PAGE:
No, please, I couldn’t possibly. Sorry. No, no, no. Thank you. Sorry.
(Rei mo sugireba burei ni naru;
“Even politeness, when overdone, becomes insolence”)
An overabundance of manners and deference becomes rude. Even for something as valuable, and as fundamental to the proper functioning of society, as good manners, there can be too much of a good thing.
We begin with the noun 礼 (rei), “ceremony,” “reward,” “thanks,” “etiquette.” This is followed by emphatic particle も (mo), here serving as “even,” and then the verb 過ぎる (sugiru), “to [sur]pass,” in a pseudo-conjunctive form* and taking the hypothetical suffix ば (ba), “if” or “when.” The following independent clause ends with the verb なる (naru), “to become,” in conclusive form. This is preceded by the directional particle に (ni), which tells us that what 礼 becomes is the noun 無礼 (burei), “rude[ness],” literally just a negation of 礼.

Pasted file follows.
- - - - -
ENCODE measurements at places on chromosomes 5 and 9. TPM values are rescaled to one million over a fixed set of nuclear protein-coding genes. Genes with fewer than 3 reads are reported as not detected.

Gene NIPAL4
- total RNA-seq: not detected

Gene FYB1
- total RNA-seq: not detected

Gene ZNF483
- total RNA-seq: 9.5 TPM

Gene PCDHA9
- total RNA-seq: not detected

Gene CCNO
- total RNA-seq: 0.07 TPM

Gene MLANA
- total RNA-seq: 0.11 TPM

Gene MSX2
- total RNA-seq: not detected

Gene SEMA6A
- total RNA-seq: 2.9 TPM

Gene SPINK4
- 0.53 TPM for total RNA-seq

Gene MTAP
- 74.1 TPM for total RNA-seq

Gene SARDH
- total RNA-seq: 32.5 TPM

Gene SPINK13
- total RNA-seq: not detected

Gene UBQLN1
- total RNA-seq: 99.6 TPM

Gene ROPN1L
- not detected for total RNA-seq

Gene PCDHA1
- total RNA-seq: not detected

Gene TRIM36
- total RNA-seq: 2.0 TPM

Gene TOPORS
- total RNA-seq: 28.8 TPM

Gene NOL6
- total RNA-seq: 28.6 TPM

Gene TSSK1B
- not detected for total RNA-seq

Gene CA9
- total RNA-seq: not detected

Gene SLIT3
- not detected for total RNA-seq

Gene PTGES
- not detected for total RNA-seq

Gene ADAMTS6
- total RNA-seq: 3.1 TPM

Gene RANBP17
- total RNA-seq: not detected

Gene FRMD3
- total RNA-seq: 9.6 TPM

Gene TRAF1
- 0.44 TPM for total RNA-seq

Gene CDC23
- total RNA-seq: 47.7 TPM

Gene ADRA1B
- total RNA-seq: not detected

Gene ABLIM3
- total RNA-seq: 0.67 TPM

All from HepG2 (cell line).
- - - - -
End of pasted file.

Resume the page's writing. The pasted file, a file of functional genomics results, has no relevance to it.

The first image that popped into my head was an error: I imagined someone deliberately and mockingly using the forms of politeness inappropriately for the social context to give offense. But my sources paint a picture based on the practical downsides of extreme obsequiousness: even when no offense is intended, it can be a pain having someone checking in on your mood constantly, asking how you want things done, and so on.
*The classical base form of the verb is 過ぐ (sugu); 過ぎ (sugi) was both the imperfective and conjunctive forms. In this case, it acts as the imperfective and takes the passive particle る (ru), which in turn takes conjunctive form as れ (re).
(“Ano kouhai wa… kidzukai dekiru no wa ii nda kedo… komakai tokoro made nando mo kikareru no wa chotto…. Honto, rei mo sugireba burei ni naru yo ne.”)
[“That underclassman… it’s good that they know to take other people’s feelings into consideration… but getting asked about every little thing is a bit…. Being too polite is a kind of being rude, you know?”]